Finally, AMD has partially updated their display controller. I say “partially” because while it’s technically an update, they aren’t bringing much new to the table. Notably, HDMI 2.1 support isn’t present – nor is more limited support for HDMI 2.1 Variable Rate Refresh. Instead, AMD’s display controller is a lot like Vega’s: DisplayPort 1.4 and HDMI 2.0b, including support for AMD’s proprietary Freesync-over-HDMI standard. So AMD does have variable rate capabilities for TVs, but it isn’t the HDMI standard’s own implementation.

The one notable change here is support for DisplayPort 1.4 Display Stream Compression. DSC, as implied by the name, compresses the image going out to the monitor to reduce the amount of bandwidth needed. This is important going forward for 4K@144Hz displays, as DP1.4 itself doesn’t provide enough bandwidth for them (leading to other workarounds such as NVIDIA’s 4:2:2 chroma subsampling on G-Sync HDR monitors). This is a feature we’ve talked off and on about for a while, and it’s taken some time for the tech to really get standardized and brought to a point where it’s viable in a consumer product.

AMD Announces Radeon RX 5700 XT & RX 5700 Addendum: AMD Slide Decks
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  • Korguz - Tuesday, June 18, 2019 - link

    i said 22 ?? years old.. same as you.. my estimates ? you mean my exaggerations of how many FPS's quake would get on modern hardware ? just i wasnt sure about the age... maybe.. but that is just my thoughts too... will have to wait to see what street prices turn out to be when these are released.. they could very well be less then what amd has said. well.. thats what those i know said when i asked.. they dont play those games, so they see getting an rtx card as a waste of money.. but consider that they are comparing what they have now.. to getting an rtx card, and it could very well be a waste.. i am sure.. if they did play games that have rt in it.. they might be considering it.. again.. it really comes down to the games that have RT and if one plays them.. for myself, and the games i play.. i would be wasting my money.. but i have always wondered how one game i played would run on newer hardware/better hardware then i have currently, as it always brought my comp to its knees...my current 1060 strix with the 5939k @ 4.2 ghz, vs 1080ti or the 20series/radeon 7/5700xt, with a zen/zen 2 based cpu or a much newer intel cpu, a game called supreme commander... i read a review of it ages ago.. and if you didnt have at least a dual core, dont even bother.. with mine.. on the HUGE maps it has, and 1000 units per side ( up to 8 ) after about 20 mins.. im turning the game speed up to max, and lowering the eye candy down to at least the middle...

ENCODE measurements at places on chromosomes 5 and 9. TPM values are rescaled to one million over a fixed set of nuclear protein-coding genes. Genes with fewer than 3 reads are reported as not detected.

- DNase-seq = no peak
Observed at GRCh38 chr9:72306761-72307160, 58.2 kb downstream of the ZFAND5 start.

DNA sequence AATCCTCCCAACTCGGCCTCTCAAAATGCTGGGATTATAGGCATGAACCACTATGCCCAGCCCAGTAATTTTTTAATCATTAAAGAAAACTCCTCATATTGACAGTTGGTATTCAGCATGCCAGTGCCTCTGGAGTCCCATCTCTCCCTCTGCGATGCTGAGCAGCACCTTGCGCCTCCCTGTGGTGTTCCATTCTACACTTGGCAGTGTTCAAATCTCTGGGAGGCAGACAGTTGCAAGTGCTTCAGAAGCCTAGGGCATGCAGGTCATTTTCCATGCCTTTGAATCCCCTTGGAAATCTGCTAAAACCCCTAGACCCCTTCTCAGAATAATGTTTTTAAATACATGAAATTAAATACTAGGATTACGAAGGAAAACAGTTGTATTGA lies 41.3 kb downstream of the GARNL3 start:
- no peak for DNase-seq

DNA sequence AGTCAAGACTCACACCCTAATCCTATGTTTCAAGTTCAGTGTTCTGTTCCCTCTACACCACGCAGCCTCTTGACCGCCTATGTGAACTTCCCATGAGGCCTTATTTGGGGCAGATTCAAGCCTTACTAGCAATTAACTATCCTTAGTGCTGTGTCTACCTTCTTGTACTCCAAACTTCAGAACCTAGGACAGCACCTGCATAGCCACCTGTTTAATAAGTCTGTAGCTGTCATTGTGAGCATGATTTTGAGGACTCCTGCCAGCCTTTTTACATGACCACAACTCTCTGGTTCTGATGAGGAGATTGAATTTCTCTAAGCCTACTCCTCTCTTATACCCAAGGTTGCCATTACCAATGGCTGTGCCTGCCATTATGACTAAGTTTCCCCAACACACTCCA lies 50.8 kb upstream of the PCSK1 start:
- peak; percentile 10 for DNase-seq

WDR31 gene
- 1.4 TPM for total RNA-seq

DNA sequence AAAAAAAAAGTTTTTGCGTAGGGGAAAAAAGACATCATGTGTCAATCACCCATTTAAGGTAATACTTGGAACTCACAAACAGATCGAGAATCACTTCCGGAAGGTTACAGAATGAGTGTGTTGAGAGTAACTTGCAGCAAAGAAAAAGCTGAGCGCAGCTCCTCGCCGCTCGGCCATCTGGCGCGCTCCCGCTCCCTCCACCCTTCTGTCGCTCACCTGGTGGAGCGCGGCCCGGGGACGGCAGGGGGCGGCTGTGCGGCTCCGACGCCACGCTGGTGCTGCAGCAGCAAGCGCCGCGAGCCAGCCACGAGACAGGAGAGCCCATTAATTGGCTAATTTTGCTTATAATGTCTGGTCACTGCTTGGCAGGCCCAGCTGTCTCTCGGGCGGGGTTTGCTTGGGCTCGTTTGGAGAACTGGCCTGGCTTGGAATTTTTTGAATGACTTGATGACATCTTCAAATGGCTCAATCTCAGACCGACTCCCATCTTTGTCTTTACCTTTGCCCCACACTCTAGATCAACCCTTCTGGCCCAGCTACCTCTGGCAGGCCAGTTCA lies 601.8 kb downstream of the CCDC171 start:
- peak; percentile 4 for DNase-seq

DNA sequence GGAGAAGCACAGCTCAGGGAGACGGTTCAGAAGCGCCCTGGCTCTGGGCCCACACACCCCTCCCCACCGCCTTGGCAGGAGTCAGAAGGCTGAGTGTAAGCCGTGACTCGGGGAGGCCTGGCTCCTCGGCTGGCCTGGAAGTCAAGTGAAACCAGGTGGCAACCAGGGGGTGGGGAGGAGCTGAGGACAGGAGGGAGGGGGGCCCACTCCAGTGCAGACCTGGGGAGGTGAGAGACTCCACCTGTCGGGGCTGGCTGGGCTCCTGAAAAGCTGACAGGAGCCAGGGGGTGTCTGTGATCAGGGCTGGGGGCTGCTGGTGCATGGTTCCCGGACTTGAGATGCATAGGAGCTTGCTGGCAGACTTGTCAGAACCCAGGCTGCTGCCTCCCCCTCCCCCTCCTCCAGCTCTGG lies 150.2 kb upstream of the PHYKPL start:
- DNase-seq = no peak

• BenSkywalker - Tuesday, June 18, 2019 - link

    You had the question marks next to 22 years, I see contextually those were incredulous modifiers now, also your estimates, my frame rate goes from 1,460FPS to roughly 60FPS, it's much worse than 400 to 200.